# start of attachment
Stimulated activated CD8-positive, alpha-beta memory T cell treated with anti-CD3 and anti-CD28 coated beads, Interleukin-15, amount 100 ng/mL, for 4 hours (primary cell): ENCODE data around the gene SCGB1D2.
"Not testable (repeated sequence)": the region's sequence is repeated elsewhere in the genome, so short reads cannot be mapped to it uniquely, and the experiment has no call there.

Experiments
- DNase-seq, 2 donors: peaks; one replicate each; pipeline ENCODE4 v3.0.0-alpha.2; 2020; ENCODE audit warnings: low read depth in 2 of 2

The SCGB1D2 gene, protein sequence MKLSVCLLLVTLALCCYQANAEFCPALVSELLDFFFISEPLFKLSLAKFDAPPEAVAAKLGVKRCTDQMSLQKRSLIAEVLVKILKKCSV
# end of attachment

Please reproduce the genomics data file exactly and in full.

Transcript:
Stimulated activated CD8-positive, alpha-beta memory T cell treated with anti-CD3 and anti-CD28 coated beads, Interleukin-15, amount 100 ng/mL, for 4 hours (primary cell): ENCODE data around the gene SCGB1D2.
"Not testable (repeated sequence)": the region's sequence is repeated elsewhere in the genome, so short reads cannot be mapped to it uniquely, and the experiment has no call there.

Experiments
- DNase-seq, 2 donors: peaks; one replicate each; pipeline ENCODE4 v3.0.0-alpha.2; 2020; ENCODE audit warnings: low read depth in 2 of 2

The SCGB1D2 gene, protein sequence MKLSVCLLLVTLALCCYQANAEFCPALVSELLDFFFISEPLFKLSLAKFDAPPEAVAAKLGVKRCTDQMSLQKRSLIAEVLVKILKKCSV